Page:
A fossil is the remains, traces, or impression of a living organism that inhabited the Earth during past ages (at least 10,000 years ago). Traces, may be, for example, footprints, burrows, or preserved droppings.


Fossil remains take a number of forms. Petrification describes two ways in which the shape of hard parts of the organism may be preserved. In permineralization, the pore spaces of the hard parts are infilled by certain minerals (for example, silica, pyrite, calcite) that infiltrate from the local groundwater. The resulting fossil is thus a mixture of mineral and organic matter. In many other cases, mineralization (or replacement) occurs, where the hard parts are dissolved away but the form is retained by deposited minerals. Where this has happened very gradually, even microscopic detail may be preserved; but generally only the outward form remains.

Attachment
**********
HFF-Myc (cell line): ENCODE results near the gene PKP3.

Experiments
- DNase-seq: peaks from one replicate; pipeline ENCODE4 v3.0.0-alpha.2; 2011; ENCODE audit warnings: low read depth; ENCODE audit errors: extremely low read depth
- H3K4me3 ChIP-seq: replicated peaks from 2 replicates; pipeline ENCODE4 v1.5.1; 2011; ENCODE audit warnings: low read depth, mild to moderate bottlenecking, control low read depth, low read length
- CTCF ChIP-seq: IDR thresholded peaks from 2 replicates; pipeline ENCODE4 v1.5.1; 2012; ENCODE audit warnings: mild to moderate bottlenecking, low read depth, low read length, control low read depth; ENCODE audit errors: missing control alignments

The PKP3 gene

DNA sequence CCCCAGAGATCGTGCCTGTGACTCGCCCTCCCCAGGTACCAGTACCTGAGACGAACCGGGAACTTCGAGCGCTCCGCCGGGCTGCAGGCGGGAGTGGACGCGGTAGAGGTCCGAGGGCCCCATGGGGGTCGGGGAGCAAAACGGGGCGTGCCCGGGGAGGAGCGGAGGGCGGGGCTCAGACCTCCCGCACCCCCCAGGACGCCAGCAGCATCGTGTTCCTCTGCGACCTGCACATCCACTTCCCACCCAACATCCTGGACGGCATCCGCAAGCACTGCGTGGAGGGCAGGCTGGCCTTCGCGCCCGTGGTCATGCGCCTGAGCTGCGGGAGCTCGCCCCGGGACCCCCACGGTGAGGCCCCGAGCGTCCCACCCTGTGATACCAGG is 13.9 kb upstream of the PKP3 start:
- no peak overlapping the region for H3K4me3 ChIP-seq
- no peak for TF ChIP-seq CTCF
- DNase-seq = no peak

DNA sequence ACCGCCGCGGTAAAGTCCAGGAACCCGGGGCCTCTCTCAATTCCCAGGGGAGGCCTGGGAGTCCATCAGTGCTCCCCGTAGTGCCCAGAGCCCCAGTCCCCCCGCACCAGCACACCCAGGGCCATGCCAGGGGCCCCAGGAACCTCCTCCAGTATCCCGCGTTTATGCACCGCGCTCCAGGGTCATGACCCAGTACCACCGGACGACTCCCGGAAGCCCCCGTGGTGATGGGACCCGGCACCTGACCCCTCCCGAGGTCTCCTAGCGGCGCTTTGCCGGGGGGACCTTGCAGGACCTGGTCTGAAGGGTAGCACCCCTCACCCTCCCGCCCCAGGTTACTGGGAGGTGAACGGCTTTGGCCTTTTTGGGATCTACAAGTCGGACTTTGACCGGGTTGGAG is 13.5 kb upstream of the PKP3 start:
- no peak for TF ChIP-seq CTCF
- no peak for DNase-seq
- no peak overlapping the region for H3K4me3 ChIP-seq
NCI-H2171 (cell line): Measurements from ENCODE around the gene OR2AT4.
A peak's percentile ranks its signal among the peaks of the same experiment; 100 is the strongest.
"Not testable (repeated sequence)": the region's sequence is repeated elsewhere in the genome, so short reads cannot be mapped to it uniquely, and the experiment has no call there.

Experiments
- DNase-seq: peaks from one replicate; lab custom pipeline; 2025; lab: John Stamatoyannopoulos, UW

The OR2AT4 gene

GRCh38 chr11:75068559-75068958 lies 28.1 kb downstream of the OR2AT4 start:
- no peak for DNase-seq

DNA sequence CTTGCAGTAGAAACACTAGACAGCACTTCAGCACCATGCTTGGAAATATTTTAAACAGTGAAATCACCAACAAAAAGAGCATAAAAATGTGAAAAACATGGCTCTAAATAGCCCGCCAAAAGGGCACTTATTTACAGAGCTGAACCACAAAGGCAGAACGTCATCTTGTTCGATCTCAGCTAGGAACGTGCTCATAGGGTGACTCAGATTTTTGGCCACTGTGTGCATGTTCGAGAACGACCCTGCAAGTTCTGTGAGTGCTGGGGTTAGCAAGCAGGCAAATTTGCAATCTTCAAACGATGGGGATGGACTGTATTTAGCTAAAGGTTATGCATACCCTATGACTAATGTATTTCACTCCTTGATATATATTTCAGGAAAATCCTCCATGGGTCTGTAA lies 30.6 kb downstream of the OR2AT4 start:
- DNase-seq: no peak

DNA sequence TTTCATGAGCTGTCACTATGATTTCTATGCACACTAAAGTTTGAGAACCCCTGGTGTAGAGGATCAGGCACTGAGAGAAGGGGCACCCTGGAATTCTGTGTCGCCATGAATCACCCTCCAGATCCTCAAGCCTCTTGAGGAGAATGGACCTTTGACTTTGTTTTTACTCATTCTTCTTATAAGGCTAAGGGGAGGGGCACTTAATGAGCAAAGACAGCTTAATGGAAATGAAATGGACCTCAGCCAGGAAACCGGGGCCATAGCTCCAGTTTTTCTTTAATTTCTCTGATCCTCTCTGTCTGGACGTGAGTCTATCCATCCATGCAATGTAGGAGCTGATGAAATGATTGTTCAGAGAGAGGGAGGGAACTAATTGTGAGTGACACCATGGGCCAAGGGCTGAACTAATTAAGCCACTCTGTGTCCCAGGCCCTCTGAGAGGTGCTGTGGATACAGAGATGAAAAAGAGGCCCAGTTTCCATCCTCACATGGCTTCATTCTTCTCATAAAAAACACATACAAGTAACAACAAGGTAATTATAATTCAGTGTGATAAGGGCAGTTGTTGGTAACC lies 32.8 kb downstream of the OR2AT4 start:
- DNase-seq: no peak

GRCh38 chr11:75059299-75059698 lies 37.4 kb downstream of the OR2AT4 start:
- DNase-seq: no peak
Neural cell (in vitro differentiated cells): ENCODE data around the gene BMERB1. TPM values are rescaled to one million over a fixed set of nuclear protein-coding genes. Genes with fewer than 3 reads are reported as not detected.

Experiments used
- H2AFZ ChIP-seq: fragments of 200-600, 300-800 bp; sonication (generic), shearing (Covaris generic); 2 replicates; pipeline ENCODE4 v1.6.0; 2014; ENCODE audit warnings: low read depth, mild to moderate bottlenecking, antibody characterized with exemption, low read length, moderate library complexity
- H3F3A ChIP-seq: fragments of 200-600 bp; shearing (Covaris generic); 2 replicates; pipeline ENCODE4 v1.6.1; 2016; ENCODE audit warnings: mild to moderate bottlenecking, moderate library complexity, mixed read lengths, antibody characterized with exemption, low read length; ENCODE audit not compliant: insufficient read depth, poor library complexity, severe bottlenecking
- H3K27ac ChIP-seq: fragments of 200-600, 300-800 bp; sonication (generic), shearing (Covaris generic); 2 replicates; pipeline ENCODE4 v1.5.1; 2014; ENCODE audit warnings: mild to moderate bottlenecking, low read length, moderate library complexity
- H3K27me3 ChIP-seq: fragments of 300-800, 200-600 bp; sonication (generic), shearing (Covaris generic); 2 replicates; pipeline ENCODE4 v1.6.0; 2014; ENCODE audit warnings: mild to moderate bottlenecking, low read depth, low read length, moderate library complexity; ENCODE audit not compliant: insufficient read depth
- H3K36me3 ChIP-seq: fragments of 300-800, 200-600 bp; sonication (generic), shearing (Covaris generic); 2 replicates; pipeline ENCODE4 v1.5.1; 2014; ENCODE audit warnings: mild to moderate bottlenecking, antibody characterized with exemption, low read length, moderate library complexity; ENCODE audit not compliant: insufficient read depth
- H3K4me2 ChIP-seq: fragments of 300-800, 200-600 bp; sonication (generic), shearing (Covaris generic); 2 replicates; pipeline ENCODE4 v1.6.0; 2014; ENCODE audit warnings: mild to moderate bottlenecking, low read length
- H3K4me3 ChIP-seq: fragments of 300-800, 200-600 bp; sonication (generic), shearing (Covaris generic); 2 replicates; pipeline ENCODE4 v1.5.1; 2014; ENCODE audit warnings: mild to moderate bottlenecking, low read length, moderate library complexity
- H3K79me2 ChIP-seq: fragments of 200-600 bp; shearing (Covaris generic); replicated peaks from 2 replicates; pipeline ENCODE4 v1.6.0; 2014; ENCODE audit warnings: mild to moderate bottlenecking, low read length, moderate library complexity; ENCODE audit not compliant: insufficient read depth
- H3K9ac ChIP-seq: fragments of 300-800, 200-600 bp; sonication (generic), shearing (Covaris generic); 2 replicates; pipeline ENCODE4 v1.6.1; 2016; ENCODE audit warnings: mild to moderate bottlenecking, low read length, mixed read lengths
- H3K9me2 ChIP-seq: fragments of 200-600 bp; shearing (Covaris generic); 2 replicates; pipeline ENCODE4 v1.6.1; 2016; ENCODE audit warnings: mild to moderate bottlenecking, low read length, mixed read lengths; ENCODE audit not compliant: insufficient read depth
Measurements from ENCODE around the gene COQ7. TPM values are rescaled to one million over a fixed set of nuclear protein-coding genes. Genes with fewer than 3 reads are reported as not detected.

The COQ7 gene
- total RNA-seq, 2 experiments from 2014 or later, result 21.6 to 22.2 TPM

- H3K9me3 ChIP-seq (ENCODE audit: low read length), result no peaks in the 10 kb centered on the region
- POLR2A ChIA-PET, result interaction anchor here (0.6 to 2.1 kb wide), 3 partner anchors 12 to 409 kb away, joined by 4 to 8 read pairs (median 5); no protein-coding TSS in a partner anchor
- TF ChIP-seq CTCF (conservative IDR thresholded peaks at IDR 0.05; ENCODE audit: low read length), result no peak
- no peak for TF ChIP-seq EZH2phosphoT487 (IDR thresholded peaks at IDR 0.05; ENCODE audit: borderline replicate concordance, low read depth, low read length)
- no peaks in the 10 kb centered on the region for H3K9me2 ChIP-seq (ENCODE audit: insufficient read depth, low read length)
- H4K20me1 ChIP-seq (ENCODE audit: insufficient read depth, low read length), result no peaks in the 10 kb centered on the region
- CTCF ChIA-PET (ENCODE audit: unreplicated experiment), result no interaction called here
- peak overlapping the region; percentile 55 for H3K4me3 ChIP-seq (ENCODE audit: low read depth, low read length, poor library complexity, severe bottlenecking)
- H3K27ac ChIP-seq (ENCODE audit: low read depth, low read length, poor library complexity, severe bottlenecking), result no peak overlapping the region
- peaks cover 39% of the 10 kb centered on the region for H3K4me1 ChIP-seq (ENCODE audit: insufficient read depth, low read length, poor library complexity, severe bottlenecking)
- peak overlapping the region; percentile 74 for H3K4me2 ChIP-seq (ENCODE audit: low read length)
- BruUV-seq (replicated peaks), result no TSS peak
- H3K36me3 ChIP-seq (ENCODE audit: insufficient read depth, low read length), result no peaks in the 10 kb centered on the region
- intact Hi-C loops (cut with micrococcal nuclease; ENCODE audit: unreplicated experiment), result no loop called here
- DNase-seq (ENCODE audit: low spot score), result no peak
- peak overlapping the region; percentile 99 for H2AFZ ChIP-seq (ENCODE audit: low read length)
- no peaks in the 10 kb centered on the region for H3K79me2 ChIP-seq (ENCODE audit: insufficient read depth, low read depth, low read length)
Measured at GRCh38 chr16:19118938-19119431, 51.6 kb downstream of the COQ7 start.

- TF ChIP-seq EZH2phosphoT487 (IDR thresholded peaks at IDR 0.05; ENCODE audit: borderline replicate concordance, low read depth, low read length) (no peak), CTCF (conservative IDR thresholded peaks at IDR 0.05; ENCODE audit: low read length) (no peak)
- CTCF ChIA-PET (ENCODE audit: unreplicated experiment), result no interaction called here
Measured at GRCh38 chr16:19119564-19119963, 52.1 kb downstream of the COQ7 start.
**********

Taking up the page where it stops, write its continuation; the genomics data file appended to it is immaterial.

Exceptional fossils are those where the organism has been preserved in its entirety: for example, mammoths in the Siberian permafrost, or insects in amber (though dehydrated). Sometimes teeth and shells may be preserved unaltered.


Often the organism is dissolved entirely, so that only a cast or impression remains in the rock. In the process of carbonization, the tissues decompose leaving only a thin carbon film that shows the outline of the organism's form.